This weekend, the Masters, the first of the four major golf tournaments gets underway with quite a different narrative than in previous years. In the beginning of the 2014 PGA season, we’ve seen previous Masters winners and yearly favorites such as Tiger Woods, Phil Mickelson and defending champion Adam Scott struggle through injuries and inconsistent play.
Just recently, Scott failed to capitalize on a chance to move to No. 1 in the world by blowing a lead at the Arnold Palmer Invitational to American Matt Every. Scott’s performance at the Invitational has mirrored his play during the early part of the season, which does not bode well heading into perhaps the most revered tournament in golf. Even though repeating is uncommon at Augusta, the last being Woods in 2001 and 2002, Scott still remains a likely contender but will have to put together a full 72 holes, especially with the putter which has failed him so far this year.
Mickelson has arguably had a worse start to the year than Scott, in large part due to injuries. This past weekend at the Valero Open, he came in looking to make a statement. Instead, Mickelson was forced to exit early in the fourth round with an oblique injury, which was bad news for the lefty who was already recovering from a back injury he suffered at the Farmers Insurance Open in late January. If there is one thing we know about Mickelson though, it is that we never count him out. Even though he’s failed to finish in the top-10 of a tournament this year, he is still coming off three wins last year and has the ability to regain that championship mentality at any moment.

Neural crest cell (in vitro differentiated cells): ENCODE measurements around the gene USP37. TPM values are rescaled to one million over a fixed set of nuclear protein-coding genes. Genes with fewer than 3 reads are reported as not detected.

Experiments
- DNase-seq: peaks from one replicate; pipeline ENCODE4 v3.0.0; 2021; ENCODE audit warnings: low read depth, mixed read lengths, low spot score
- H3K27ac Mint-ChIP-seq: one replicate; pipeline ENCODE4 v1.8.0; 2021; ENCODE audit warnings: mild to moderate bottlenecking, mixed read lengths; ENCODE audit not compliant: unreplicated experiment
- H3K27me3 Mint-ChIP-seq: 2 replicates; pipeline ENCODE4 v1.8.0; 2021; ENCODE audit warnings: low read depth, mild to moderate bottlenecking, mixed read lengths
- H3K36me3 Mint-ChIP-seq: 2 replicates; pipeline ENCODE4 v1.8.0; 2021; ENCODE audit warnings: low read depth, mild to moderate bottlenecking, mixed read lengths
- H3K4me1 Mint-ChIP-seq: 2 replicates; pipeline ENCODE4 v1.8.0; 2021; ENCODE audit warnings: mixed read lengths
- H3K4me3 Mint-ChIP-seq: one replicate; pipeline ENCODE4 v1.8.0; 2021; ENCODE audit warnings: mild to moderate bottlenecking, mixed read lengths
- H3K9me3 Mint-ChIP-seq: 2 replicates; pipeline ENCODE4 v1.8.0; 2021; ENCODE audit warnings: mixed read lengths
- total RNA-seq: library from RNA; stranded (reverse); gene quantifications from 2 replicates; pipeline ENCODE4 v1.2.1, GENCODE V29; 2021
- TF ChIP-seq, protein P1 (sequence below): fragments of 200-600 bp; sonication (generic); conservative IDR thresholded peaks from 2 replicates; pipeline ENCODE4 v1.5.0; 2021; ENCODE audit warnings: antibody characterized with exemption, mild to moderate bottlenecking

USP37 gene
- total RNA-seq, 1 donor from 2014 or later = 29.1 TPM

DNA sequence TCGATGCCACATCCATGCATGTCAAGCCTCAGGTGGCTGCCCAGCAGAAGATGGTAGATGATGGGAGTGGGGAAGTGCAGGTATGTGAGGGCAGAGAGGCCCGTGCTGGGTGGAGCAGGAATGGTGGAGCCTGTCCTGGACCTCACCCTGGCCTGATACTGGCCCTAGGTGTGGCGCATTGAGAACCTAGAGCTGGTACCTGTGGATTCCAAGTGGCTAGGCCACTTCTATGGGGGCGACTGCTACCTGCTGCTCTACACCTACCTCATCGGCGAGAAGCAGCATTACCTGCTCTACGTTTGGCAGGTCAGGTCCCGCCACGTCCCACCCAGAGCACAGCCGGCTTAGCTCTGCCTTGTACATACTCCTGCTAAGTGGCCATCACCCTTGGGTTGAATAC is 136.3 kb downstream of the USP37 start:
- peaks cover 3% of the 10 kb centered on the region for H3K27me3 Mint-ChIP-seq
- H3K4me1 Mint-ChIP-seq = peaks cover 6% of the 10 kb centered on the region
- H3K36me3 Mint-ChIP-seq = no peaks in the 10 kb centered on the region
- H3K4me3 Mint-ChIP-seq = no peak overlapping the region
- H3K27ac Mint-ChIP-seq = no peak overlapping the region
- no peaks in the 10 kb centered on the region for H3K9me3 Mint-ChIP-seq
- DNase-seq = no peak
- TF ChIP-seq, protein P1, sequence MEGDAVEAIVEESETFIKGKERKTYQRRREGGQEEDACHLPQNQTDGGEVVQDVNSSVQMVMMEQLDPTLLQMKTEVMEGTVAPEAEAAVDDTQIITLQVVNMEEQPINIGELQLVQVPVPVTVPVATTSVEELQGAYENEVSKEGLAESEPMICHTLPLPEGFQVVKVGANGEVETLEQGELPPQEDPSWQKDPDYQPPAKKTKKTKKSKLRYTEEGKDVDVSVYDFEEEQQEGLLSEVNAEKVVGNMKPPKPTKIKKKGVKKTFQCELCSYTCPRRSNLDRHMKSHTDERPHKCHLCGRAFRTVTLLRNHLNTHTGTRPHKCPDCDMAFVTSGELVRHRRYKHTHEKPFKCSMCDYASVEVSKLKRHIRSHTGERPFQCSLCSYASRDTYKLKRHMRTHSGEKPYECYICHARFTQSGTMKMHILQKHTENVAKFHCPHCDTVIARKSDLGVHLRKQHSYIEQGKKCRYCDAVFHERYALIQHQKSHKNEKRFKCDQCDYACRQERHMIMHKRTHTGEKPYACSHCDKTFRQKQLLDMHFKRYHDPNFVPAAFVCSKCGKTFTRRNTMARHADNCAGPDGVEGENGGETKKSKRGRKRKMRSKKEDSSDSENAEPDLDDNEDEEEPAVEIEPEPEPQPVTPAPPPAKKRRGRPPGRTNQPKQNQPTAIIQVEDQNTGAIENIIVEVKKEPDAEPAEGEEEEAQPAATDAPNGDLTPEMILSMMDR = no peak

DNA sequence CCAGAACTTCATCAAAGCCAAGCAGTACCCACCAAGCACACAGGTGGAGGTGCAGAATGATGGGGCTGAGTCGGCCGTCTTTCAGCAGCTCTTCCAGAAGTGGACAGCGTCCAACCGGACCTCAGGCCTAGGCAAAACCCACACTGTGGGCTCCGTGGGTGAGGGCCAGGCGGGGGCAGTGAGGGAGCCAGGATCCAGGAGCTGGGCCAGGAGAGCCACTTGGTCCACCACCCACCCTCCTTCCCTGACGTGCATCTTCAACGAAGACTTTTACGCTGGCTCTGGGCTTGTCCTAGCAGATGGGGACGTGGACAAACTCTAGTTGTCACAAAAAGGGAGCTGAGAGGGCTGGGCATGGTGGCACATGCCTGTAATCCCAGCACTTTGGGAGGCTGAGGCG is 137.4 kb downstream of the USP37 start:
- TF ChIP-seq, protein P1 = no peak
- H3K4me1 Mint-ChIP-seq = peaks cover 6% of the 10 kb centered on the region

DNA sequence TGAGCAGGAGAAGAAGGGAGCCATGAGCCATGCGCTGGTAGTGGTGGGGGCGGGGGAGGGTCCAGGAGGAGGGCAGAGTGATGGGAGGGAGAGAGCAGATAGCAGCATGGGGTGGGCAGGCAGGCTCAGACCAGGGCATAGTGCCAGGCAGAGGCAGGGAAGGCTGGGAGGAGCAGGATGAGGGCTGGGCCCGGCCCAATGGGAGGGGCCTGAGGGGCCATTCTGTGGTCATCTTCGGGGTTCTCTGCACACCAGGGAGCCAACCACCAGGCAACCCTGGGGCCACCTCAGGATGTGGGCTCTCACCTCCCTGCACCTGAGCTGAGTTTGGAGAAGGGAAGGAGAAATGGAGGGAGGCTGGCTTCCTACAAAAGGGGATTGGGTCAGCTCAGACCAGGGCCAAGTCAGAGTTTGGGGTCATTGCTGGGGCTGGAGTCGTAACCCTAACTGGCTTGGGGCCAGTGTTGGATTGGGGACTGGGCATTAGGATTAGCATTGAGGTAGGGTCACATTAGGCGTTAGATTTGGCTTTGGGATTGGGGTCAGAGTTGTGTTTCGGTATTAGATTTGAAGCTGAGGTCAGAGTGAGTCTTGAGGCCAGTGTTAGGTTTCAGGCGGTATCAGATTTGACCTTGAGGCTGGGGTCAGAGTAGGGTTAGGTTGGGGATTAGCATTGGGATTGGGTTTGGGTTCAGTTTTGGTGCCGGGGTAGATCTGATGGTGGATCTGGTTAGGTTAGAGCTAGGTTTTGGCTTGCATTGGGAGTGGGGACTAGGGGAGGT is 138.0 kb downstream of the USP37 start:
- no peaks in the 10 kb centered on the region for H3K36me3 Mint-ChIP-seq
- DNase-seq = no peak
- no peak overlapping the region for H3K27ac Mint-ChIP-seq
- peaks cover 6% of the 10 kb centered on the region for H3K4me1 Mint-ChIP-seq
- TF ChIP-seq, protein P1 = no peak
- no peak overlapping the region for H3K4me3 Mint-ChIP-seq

As for Woods, he now becomes the least intriguing storyline heading into the Masters. As he searches for that elusive major title, something he has not won in over half a decade, Tiger has been battling injuries, particularly his back. Prior to the injury, Woods had been playing at an average level but showed signs of improvement. Despite this, the odds were not in his favor entering the Masters as he’s had little to no tournament experience over the last month; he has also displayed signs of rustiness after large gaps of sitting out. The world’s No. 1 golfer suffered a pinched nerve in his back, forcing him out of the Honda Classic in March and prevented him from competing in the Arnold Palmer Invitational. On Tuesday, the 14-time major champion officially pulled out of the Masters, leaving fans waiting for another tournament to get a good sense of what to expect from him this season. What we already know is that Tiger is not the young man that swung out of his shoes on every hole. He’s lost some of that swagger he had wearing the Sunday red, and simply he’s just not the same player. However, if he improves his health and is able to regain some momentum from his good play last year moving forward, he could finally win that elusive major this summer and be in for an unexpected breakout year.
With a group of elite players battling injuries, including others such as Hunter Mahan and Bubba Watson, the green jacket remains open for the taking. In other words, if I was a betting man and was given the choice between either Scott or Mickelson against the field, I’d take the latter. In other words, I like the odds of players such as Zach Johnson, who has been hot of late, Jason Day, who has been knocking on the door at Augusta for the past few years and even Rory McIlroy, who has showed signs of resurgence early in the season. This is a deep field this year at Augusta, one full of talent. As much as we would like to see Scott and Mickelson go head-to-head down Amen Corner, I do not see that scenario playing out. What I see more likely to happen is someone like Jim Furyk, Matt Kuchar or even the young Jordan Spieth, who have momentum and tournament experience this year, stealing the spotlight at Augusta. Apart from Spieth, each of these players have been in the thick of things in past major Sundays, and Furyk himself has a U.S. Open win under his belt. With the tournament wide open this year, it’s going to be an exciting Masters and a great way to kick of the official start to the golf season.